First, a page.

5 ITAD Mistakes To Avoid with your Zombie Devices
When companies are ready to resell or recycle their used IT equipment, often times they are more concerned with the acquisition of modern equipment than the fate of their outdated devices.
The problem is that old electronics can easily come back to haunt you, whether they’re gathering dust in a storeroom or sitting at an empty desk. If they’re online but not getting updated regularly, hackers could find a way into your network. If they’re in storage, they pose a temptation for theft and quickly lose the potential for resale value.
Either way, the end result could lead to data breach and identity theft that threatens your company and your customers. If you want to protect your business against these threats, there are a few common zombie equipment mistakes to avoid.
1. Don’t Forego End-of-Life Planning
While plenty of companies plan for their next IT upgrade and even map out the life cycle of equipment, they fail to put plans in place for equipment and devices that are damaged, outdated, or otherwise unusable. You know you can’t just throw it away, but a back-burner approach isn’t the solution. You need to create policies and procedures for decommissioned IT equipment so that it is properly inventoried and quickly removed from the premises for disposal by reliable professionals.
2. Take Ownership of Responsibility
As part of your ITAD plan, you need to ensure that someone is responsible for decommissioned equipment and devices. Whether you turn the task over to a facilities manager, an IT professional, or the company CTO, the buck has to stop somewhere, and one single person or department needs to take ownership of this important responsibility.
3. Be Aware of Compliance
If you’re planning to manage IT asset disposition on your own, you really have no choice but to remain aware of the environmental and consumer privacy laws that apply to your business. This could include federal, state, and/or local laws, as well as industry specific regulations, like HIPAA for medical records or FACTA for financial information. The easier alternative is to work with a certified ITAD service provider to manage these concerns on your behalf. Just as you rely on a CPA to file your taxes, you can hire an ITAD professional to handle your disposition needs.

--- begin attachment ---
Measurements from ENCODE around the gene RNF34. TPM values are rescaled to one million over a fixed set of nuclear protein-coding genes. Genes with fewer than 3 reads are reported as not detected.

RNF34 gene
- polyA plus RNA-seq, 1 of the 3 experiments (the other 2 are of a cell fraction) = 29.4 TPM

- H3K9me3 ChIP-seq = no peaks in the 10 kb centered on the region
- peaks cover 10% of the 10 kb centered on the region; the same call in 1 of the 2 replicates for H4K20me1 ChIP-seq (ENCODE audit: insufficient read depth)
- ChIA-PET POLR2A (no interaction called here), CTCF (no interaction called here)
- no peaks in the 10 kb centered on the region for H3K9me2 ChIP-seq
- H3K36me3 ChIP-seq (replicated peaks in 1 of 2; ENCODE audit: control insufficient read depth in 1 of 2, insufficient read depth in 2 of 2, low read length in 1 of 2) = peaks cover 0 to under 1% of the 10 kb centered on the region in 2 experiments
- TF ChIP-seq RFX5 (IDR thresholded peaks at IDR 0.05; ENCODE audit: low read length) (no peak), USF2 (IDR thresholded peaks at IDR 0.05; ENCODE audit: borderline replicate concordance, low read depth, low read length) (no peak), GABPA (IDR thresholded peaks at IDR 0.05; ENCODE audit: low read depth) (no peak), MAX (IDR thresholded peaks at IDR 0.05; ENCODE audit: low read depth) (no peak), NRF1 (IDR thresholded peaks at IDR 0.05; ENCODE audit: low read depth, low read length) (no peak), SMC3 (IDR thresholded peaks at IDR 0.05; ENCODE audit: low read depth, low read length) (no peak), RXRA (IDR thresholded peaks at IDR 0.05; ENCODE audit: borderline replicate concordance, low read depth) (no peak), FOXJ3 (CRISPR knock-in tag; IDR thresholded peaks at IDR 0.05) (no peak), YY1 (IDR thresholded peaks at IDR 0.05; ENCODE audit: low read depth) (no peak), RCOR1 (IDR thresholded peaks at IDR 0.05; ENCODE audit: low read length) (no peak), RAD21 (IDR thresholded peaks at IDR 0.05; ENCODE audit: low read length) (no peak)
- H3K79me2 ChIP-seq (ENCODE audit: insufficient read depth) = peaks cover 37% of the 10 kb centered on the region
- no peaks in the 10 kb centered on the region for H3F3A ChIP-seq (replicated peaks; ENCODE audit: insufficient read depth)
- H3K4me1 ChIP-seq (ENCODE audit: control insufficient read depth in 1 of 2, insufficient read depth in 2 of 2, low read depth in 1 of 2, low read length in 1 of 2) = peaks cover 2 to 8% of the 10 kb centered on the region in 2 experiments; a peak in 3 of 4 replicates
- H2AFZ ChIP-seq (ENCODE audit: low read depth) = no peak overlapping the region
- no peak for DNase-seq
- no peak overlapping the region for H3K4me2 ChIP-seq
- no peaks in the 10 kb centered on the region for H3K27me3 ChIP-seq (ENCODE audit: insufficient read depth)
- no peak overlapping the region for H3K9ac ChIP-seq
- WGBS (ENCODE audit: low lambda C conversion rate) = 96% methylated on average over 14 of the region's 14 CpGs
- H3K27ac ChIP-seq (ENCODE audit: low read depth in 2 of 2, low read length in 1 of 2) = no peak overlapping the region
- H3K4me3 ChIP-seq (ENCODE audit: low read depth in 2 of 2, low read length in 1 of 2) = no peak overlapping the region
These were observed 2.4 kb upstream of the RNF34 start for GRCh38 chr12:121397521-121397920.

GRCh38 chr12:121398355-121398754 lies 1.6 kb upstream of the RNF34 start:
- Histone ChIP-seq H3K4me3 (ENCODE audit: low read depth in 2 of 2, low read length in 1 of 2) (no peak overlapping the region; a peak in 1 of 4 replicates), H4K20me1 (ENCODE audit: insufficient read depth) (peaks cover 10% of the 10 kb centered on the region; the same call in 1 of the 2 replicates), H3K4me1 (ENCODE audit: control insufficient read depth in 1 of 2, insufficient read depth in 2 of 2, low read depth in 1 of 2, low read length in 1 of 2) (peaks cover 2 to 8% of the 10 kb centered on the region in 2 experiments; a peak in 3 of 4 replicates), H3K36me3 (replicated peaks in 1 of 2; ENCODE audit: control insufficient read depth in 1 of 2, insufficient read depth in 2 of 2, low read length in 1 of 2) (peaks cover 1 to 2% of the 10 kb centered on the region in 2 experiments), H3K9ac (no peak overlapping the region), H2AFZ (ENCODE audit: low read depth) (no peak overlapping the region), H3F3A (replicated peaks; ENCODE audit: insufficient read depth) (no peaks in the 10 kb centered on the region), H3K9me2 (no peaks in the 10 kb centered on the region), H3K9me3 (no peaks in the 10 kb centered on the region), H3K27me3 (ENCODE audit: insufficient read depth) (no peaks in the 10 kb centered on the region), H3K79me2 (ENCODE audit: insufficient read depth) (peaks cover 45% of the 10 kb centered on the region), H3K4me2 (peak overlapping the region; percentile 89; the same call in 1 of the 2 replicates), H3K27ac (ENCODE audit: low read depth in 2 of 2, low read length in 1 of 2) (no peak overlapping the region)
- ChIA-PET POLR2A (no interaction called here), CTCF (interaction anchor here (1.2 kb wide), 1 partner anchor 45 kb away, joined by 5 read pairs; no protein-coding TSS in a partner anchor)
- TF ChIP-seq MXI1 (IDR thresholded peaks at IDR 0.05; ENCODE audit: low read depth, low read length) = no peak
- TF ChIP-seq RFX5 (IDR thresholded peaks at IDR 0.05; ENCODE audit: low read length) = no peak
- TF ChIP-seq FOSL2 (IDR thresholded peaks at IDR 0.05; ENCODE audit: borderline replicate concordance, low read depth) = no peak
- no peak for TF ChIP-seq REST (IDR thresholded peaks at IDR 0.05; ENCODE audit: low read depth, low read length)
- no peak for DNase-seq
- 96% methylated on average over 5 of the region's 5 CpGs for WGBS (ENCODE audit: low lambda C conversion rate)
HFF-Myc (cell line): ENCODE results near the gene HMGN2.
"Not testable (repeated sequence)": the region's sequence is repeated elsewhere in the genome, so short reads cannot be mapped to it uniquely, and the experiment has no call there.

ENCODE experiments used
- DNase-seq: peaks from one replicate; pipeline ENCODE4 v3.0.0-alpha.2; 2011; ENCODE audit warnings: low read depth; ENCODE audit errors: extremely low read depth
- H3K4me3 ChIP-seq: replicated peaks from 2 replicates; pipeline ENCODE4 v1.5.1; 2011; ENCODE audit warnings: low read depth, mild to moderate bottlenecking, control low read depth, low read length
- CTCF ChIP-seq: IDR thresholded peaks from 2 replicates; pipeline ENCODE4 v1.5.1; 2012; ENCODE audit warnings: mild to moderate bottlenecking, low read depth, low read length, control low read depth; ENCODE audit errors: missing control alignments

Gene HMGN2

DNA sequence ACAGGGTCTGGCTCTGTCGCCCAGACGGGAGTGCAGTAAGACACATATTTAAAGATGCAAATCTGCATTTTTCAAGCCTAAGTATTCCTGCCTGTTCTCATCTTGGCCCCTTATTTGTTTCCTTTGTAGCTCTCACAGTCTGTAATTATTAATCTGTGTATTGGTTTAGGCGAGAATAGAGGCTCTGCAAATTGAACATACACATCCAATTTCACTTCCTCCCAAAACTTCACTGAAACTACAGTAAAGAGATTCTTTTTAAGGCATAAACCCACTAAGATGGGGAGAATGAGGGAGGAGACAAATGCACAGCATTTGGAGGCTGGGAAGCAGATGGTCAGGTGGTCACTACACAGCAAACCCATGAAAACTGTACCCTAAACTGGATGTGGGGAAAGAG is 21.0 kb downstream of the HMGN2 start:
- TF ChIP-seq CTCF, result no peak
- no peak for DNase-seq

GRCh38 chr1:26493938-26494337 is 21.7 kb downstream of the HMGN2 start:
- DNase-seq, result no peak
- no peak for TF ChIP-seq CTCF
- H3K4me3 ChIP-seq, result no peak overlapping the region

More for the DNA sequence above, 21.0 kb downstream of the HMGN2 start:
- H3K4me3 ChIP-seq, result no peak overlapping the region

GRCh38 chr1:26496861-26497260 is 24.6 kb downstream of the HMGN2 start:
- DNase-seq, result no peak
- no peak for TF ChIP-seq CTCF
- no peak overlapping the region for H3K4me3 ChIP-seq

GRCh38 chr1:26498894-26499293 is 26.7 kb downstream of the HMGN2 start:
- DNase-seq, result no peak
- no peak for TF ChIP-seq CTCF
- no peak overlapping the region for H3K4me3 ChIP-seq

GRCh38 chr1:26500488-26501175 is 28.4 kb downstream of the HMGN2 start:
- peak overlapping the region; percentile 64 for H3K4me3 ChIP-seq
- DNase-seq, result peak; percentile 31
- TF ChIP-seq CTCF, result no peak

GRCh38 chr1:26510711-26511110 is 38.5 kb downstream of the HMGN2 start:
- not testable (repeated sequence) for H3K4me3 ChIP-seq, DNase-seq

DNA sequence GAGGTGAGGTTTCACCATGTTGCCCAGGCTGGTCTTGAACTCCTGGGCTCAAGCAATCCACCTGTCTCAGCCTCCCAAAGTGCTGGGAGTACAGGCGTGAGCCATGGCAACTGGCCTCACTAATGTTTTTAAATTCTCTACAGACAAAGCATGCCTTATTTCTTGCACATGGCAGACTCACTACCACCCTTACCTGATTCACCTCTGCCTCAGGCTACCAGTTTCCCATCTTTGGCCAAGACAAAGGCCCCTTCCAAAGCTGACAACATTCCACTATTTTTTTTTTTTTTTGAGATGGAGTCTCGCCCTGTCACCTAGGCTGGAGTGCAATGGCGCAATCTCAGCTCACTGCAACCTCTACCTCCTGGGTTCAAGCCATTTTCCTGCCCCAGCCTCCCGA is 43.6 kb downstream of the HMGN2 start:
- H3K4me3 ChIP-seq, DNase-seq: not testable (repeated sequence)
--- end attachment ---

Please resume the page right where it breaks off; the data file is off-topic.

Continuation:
4. Don’t Neglect Downstream Vendors
Whether you’re doing it yourself or you’re using a third-party vendor to do it for you, you need to exercise due diligence when it comes to proper IT equipment disposal. This includes making sure whoever gets their hands on your old equipment and devices is disposing of it properly. By keeping with all applicable laws, rather than dumping it in landfills, selling it online containing data, or shipping it illegally overseas, you will avoid any violation of environmental or consumer privacy and data security laws.
5. Don’t Choose the Wrong ITAD Partner
When it comes to choosing an ITAD vendor, it is critical that you look for verified certifications like e-Stewards and R2 to ensure they submit to third party audits and meet all legal compliance and security regulations for the highest level of service. You want a partner that secures your devices at every turn, offers transparency with a 24/7 client portal, and provides you with proven Certificates of Destruction and Recycling for your records when the job is done.
When your South Dakota or North Dakota business needs security, compliance, and peace of mind, contact SEAM at 605-274-7326 (SEAM) or online to request a quote.